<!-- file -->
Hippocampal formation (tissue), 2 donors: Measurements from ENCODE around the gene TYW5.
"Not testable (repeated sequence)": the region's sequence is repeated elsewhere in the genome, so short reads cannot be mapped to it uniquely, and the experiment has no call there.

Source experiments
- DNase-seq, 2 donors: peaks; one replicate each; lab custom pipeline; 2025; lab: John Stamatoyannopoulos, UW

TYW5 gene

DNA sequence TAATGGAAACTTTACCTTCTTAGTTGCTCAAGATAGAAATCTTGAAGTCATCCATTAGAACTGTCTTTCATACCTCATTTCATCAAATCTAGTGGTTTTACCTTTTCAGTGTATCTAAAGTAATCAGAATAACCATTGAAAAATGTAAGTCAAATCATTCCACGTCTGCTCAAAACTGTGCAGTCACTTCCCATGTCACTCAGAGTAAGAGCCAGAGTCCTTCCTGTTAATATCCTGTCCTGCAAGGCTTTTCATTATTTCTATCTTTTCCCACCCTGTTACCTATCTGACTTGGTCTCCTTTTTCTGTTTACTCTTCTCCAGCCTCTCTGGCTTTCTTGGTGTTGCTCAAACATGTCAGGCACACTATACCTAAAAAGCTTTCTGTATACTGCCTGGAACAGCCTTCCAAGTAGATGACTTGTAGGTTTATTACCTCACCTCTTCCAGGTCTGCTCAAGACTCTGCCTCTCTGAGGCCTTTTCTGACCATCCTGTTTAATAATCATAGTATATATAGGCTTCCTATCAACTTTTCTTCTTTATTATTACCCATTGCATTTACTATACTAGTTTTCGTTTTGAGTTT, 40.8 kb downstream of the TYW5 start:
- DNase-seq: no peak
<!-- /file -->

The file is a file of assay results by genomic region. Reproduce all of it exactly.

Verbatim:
Hippocampal formation (tissue), 2 donors: Measurements from ENCODE around the gene TYW5.
"Not testable (repeated sequence)": the region's sequence is repeated elsewhere in the genome, so short reads cannot be mapped to it uniquely, and the experiment has no call there.

Source experiments
- DNase-seq, 2 donors: peaks; one replicate each; lab custom pipeline; 2025; lab: John Stamatoyannopoulos, UW

TYW5 gene

DNA sequence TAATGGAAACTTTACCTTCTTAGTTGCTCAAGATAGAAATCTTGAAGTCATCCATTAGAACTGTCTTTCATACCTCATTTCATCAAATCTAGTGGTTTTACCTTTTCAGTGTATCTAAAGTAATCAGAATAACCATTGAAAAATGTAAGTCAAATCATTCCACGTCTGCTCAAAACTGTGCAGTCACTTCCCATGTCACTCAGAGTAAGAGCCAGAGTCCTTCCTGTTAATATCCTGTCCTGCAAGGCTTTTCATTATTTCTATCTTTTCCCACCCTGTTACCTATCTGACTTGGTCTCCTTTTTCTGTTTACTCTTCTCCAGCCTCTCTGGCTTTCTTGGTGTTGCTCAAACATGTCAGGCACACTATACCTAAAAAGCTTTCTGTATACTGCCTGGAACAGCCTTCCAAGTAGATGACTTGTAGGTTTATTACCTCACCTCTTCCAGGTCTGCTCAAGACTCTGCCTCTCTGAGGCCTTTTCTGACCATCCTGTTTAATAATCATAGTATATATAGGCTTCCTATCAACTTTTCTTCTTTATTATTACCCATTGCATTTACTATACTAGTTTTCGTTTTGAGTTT, 40.8 kb downstream of the TYW5 start:
- DNase-seq: no peak